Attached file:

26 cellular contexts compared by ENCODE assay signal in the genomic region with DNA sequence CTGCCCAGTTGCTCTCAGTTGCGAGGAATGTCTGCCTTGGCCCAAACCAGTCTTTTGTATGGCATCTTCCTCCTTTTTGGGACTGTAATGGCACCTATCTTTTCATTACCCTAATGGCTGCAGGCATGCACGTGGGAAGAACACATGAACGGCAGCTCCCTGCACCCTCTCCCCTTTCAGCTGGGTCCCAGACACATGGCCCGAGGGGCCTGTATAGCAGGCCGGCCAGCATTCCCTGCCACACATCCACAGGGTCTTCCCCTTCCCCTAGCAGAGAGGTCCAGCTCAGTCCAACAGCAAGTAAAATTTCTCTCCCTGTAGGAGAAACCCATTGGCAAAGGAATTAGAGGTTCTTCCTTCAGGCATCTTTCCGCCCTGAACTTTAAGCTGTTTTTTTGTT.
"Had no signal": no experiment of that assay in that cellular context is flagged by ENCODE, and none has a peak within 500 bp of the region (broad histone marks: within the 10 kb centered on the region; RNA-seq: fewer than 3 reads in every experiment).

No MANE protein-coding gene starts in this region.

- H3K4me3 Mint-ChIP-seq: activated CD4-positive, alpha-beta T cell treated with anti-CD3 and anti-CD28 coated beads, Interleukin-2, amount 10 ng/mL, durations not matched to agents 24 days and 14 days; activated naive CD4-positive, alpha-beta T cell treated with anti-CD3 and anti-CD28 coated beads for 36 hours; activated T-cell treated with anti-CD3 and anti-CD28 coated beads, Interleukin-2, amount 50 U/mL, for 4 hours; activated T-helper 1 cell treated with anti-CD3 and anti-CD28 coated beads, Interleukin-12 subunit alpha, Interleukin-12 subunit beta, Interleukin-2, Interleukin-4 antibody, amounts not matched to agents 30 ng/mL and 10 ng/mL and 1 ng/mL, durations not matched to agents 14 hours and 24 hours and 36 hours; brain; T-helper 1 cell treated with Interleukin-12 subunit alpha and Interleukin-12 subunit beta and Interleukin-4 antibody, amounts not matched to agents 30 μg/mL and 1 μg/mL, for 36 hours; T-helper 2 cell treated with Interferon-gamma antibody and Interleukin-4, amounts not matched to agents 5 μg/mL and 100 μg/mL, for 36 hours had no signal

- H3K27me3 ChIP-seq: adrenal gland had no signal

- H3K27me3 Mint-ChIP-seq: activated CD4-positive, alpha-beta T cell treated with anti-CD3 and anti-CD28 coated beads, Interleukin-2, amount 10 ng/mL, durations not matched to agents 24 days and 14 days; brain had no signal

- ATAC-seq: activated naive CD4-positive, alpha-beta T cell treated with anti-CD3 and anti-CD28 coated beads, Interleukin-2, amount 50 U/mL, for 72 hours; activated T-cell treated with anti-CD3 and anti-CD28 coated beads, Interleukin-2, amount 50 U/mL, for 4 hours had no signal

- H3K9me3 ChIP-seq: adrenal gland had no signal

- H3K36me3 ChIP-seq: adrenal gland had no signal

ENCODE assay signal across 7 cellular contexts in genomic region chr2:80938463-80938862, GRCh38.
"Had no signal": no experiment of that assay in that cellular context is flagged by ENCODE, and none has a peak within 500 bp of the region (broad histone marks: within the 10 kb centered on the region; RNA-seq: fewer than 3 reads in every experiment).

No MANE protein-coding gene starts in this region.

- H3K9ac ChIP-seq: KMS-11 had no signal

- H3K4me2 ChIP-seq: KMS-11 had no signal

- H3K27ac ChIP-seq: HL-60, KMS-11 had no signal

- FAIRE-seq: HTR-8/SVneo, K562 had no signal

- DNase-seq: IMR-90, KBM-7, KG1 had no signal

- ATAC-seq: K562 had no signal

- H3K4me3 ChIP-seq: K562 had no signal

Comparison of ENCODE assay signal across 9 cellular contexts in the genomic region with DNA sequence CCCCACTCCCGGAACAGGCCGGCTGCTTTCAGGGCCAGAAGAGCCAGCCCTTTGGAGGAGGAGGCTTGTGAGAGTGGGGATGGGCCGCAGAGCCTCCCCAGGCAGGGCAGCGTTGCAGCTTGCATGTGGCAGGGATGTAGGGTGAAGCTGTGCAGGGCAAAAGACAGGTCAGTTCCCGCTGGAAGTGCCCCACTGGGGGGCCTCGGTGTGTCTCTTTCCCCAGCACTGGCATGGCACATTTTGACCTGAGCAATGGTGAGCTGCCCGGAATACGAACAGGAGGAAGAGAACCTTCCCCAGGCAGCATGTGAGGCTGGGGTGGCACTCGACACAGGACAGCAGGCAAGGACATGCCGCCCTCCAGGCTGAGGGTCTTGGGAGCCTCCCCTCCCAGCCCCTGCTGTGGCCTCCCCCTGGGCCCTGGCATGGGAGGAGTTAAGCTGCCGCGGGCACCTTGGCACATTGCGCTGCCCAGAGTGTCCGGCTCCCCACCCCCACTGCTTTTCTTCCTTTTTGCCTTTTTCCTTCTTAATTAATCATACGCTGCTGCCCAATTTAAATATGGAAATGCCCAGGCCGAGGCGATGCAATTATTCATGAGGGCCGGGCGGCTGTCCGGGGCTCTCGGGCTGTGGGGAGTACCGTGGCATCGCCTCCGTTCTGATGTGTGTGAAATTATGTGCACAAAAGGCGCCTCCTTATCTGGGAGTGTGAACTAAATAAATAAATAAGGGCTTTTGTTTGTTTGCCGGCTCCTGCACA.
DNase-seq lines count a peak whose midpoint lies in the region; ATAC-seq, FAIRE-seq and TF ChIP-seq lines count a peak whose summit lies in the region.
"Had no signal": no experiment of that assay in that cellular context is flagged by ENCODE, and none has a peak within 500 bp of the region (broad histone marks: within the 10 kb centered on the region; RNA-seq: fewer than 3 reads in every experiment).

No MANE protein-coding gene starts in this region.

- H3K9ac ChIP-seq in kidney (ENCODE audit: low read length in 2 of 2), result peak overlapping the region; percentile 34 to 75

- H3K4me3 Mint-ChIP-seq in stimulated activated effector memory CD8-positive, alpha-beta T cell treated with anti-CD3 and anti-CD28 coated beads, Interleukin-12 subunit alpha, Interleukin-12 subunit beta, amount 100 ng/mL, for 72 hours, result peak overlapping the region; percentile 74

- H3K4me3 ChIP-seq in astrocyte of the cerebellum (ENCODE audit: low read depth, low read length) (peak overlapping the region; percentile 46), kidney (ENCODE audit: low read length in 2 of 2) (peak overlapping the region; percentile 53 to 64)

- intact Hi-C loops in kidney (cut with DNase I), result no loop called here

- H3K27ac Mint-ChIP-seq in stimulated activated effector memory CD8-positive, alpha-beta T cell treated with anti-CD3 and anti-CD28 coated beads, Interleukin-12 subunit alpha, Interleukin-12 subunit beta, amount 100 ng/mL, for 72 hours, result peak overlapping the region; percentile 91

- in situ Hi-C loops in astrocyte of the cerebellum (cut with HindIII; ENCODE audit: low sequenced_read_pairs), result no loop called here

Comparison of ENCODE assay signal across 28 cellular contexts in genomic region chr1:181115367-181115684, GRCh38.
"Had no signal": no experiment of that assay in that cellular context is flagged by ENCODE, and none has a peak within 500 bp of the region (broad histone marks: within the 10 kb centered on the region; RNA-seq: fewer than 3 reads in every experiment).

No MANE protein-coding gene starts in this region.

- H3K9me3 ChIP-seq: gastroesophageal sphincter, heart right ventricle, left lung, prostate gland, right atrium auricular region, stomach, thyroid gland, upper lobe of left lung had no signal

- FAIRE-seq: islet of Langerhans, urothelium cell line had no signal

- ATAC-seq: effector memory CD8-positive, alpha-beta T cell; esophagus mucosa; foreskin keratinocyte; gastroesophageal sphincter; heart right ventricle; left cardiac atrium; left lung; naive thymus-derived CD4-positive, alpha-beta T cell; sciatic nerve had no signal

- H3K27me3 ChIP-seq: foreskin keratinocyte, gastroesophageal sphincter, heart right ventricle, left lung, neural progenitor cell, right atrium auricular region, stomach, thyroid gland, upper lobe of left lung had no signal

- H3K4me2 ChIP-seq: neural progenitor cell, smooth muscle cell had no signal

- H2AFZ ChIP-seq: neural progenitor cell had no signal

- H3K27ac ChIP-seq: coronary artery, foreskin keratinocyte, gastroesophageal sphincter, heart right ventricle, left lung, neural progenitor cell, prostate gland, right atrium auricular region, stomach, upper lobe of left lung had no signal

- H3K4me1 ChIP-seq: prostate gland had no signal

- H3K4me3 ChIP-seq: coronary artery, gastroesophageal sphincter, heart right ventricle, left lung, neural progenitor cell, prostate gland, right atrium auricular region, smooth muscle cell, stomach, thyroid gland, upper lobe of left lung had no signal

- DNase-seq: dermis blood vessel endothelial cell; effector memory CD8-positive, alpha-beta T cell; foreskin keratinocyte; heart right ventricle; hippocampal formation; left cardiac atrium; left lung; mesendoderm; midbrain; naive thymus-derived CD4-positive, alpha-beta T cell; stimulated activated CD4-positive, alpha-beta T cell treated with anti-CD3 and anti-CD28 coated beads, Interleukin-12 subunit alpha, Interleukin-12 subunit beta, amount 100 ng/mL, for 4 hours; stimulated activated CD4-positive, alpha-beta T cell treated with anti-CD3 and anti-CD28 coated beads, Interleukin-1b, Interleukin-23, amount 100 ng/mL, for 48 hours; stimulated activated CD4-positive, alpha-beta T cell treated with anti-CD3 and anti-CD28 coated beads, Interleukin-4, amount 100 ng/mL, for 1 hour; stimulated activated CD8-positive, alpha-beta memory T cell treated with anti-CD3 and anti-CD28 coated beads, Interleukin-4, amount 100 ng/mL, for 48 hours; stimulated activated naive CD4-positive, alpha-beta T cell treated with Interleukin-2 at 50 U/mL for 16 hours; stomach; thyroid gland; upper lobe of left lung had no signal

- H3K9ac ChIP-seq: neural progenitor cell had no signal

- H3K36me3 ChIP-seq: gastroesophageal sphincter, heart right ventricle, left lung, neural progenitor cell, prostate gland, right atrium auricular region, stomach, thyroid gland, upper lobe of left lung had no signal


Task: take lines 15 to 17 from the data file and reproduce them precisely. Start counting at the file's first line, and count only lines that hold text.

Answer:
- H3K27ac ChIP-seq: HL-60, KMS-11 had no signal

- FAIRE-seq: HTR-8/SVneo, K562 had no signal

- DNase-seq: IMR-90, KBM-7, KG1 had no signal